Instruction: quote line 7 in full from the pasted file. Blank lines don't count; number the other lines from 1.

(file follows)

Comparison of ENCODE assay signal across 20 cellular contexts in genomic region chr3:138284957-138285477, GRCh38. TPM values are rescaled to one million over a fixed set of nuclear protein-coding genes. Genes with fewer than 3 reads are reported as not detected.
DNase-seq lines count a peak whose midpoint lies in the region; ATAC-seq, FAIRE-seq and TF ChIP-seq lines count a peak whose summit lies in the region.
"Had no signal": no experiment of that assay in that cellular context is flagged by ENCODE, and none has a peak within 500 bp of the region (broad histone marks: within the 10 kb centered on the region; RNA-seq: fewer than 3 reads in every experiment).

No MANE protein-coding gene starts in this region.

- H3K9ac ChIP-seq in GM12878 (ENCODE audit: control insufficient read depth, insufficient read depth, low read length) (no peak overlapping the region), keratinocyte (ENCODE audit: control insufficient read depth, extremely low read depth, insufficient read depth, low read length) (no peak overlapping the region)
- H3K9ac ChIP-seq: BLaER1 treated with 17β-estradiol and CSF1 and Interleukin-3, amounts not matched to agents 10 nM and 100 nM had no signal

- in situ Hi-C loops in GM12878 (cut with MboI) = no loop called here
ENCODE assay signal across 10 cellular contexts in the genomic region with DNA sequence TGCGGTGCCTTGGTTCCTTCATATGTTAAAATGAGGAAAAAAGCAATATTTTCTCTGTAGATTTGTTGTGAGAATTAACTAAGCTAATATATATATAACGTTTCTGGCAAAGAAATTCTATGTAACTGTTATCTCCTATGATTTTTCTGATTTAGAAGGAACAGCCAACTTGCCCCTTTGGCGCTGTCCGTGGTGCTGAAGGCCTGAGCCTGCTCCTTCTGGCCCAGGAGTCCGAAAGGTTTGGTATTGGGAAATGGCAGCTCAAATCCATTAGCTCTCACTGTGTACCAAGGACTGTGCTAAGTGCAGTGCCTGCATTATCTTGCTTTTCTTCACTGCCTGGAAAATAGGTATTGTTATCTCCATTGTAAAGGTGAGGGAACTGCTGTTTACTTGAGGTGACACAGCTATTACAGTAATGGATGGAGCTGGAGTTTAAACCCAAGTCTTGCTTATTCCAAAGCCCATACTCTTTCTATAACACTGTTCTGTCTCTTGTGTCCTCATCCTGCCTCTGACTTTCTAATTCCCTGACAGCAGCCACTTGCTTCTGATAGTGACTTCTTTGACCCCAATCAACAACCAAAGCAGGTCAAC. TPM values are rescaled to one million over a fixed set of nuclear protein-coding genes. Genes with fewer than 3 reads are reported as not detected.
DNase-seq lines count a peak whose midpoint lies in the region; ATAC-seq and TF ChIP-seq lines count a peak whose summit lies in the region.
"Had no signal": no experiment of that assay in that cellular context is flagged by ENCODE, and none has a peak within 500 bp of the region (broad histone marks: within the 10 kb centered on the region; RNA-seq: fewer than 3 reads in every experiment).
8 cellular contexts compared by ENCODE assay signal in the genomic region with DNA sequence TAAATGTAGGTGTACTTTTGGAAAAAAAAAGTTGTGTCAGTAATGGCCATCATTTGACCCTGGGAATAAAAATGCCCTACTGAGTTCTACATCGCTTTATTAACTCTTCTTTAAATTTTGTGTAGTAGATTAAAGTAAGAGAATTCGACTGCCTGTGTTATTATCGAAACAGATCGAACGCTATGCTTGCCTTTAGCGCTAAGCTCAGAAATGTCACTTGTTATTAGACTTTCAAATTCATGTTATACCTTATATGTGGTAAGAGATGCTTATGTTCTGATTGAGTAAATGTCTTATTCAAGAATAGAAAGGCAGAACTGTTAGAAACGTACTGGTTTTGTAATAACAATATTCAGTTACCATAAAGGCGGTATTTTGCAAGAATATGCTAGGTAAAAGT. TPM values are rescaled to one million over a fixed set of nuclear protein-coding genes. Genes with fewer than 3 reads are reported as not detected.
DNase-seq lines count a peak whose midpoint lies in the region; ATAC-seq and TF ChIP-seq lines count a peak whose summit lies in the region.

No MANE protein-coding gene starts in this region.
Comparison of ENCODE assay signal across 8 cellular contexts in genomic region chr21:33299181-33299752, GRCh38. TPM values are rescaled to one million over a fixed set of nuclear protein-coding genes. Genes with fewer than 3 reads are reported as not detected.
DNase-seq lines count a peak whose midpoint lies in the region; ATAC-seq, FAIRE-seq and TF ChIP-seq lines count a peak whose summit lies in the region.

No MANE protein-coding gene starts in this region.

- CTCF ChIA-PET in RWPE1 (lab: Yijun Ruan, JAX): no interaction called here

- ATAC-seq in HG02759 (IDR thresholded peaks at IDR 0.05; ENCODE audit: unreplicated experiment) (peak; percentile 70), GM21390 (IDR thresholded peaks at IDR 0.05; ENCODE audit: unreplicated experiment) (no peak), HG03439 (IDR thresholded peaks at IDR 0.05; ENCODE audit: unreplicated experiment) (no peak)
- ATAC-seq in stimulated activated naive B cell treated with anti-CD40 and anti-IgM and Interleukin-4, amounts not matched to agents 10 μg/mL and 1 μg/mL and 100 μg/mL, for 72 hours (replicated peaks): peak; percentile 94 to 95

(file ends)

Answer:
- in situ Hi-C loops in GM12878 (cut with MboI) = no loop called here